The use of fetal tissue from elective abortions is commonplace in the pharmaceutical industry and in medical research. Fetal tissue has been used since the 1930s for vaccine development, and more recently to help advance stem cell research and treatments for degenerative diseases such as Parkinson’s disease. Where women choose to donate their fetal tissue for research, they should be informed as part of the consent process what the mode of disposal will be, where this is known, whether any options will be available in that regard and whether the woman will be able to change her mind at a later date. Where options are available, the woman’s wishes should be recorded in order that they can be acted upon when the time comes.
You can choose to take the pregnancy remains away with you after treatment. You may take the fetal remains away at any gestation and regardless of treatment type and make your own arrangements for them. This may include arranging a private service, burial or cremation. Pregnancy remains at gestations not exceeding 24 weeks are not subject to the provisions of the Cremation Act or Regulations.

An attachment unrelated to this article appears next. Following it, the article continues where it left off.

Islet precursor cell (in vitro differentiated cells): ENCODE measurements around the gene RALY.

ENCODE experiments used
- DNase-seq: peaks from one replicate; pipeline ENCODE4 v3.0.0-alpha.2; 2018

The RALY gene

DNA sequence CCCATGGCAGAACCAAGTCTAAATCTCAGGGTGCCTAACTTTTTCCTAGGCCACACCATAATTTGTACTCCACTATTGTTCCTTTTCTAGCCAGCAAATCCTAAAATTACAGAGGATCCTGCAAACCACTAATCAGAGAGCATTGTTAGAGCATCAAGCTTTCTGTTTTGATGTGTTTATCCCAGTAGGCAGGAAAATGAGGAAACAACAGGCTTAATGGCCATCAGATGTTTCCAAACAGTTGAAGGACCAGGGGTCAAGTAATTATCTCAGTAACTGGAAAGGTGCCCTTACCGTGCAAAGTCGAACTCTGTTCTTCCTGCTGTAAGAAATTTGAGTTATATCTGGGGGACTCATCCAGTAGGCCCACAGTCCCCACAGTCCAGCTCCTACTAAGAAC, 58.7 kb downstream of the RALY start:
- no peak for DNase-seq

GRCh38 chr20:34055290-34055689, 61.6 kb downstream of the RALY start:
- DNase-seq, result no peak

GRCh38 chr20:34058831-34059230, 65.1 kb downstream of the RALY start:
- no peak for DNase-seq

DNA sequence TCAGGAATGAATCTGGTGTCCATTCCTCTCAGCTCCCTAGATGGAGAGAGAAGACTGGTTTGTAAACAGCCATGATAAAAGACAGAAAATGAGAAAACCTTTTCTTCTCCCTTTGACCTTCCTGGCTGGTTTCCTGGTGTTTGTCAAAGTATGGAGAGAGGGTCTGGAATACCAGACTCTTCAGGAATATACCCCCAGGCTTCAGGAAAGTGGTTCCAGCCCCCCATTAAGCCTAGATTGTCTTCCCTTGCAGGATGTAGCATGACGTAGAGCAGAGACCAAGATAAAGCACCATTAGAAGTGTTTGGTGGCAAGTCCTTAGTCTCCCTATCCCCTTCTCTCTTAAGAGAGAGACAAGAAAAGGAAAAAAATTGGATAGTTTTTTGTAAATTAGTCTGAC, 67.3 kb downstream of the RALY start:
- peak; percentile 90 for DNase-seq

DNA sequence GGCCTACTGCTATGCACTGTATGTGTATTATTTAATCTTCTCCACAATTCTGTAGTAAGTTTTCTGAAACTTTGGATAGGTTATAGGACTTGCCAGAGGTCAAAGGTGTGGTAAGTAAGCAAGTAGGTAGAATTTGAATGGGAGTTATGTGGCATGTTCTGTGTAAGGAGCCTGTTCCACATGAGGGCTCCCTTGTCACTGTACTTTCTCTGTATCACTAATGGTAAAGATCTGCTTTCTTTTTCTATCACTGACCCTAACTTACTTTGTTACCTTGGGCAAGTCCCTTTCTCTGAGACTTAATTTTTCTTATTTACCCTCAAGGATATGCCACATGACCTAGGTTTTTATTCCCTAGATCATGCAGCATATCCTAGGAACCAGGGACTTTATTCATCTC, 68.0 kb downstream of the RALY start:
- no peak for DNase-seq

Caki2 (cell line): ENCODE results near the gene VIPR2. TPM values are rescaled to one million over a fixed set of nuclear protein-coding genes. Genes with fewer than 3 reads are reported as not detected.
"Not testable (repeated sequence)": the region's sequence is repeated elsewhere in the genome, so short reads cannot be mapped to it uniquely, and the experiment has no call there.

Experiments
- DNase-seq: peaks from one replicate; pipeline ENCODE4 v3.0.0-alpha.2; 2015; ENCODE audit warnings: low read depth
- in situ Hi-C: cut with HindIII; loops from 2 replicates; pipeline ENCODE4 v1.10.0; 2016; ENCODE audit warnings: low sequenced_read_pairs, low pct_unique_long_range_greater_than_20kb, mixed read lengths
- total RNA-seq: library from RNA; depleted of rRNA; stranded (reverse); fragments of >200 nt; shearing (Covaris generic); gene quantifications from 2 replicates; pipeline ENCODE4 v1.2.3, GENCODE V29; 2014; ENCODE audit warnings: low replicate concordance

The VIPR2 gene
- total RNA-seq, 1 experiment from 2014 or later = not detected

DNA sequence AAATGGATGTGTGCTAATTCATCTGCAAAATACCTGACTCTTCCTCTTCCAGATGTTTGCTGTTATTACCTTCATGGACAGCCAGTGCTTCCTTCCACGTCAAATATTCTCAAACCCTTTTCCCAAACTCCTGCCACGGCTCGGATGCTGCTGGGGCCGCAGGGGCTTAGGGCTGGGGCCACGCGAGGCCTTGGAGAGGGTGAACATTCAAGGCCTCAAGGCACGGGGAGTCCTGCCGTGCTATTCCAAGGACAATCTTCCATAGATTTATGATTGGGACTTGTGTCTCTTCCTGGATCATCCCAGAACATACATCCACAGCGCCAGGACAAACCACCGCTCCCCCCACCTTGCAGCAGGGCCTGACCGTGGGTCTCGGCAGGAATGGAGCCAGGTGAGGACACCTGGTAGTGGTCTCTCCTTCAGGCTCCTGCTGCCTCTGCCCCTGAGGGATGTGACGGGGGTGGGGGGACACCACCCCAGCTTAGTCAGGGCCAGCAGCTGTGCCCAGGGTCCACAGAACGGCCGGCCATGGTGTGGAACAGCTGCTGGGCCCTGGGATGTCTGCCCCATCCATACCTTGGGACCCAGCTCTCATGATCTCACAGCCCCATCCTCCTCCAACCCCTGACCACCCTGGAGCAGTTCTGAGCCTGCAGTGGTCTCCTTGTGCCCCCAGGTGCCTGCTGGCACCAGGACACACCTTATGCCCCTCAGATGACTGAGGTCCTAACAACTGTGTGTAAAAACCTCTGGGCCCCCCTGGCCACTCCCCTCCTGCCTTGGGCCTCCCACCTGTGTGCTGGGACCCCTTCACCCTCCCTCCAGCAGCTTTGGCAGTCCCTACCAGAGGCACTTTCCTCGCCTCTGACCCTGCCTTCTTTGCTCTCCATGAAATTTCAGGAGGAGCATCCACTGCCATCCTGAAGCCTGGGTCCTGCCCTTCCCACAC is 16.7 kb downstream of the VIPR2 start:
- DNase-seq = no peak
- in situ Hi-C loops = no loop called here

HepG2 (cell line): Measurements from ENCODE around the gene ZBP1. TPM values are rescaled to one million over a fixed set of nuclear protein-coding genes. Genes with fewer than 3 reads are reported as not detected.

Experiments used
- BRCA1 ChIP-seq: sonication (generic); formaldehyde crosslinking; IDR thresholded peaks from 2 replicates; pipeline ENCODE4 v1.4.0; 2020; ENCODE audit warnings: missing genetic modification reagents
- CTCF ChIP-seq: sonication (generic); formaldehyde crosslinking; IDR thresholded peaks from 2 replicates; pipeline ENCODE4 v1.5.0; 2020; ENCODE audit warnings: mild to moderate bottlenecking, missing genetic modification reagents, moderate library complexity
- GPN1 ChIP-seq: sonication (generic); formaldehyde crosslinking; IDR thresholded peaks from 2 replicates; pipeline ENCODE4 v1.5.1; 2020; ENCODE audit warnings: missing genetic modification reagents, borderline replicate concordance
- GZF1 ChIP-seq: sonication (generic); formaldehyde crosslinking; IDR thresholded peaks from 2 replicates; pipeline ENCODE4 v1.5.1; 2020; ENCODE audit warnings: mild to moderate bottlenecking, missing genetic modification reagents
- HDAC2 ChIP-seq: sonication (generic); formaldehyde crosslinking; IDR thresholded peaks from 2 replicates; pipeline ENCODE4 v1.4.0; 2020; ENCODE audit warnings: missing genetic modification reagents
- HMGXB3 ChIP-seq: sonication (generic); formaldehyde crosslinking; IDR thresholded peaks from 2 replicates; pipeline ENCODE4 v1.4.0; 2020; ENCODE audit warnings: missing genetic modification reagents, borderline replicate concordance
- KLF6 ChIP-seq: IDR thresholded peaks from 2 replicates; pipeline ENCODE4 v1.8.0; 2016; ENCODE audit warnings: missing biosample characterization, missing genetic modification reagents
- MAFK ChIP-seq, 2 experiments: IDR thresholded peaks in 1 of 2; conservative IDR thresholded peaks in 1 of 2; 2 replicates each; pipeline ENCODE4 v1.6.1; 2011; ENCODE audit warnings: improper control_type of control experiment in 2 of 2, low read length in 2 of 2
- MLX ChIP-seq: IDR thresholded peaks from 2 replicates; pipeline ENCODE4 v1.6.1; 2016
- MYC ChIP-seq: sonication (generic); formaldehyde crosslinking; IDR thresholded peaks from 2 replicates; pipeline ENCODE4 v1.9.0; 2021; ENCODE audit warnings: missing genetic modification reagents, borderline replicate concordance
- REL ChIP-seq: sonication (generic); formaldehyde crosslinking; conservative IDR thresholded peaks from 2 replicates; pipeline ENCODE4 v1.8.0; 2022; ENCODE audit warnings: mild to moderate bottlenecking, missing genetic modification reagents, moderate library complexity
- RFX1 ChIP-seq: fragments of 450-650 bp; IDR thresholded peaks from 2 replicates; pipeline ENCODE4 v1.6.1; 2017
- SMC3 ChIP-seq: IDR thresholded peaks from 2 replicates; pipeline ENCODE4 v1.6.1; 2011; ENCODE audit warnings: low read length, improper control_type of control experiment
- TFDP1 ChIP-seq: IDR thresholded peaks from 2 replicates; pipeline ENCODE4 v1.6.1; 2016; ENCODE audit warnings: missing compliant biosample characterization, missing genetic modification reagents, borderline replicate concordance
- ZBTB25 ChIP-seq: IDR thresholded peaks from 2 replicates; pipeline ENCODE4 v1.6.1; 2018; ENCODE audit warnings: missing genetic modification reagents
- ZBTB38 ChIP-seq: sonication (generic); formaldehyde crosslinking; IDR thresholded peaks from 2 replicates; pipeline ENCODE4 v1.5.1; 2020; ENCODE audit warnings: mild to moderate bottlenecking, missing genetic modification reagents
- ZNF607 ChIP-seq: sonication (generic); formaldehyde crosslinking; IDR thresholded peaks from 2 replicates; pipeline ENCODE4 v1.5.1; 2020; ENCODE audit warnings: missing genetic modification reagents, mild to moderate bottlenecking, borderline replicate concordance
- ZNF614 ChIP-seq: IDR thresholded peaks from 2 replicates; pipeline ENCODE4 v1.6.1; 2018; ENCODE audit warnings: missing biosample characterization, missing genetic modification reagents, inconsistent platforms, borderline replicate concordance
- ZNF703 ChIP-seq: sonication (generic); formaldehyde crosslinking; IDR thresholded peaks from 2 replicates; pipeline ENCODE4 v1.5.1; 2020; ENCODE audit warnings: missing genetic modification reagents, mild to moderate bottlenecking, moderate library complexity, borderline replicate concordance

Although it is at their discretion, most crematoria are prepared to cremate them. Guidance from the Institute of Cemetery and Crematorium Management gives advice on agreements establishments should have with burial and/or cremation authorities and other issues such as the packaging of pregnancy remains in readiness for burial/cremation.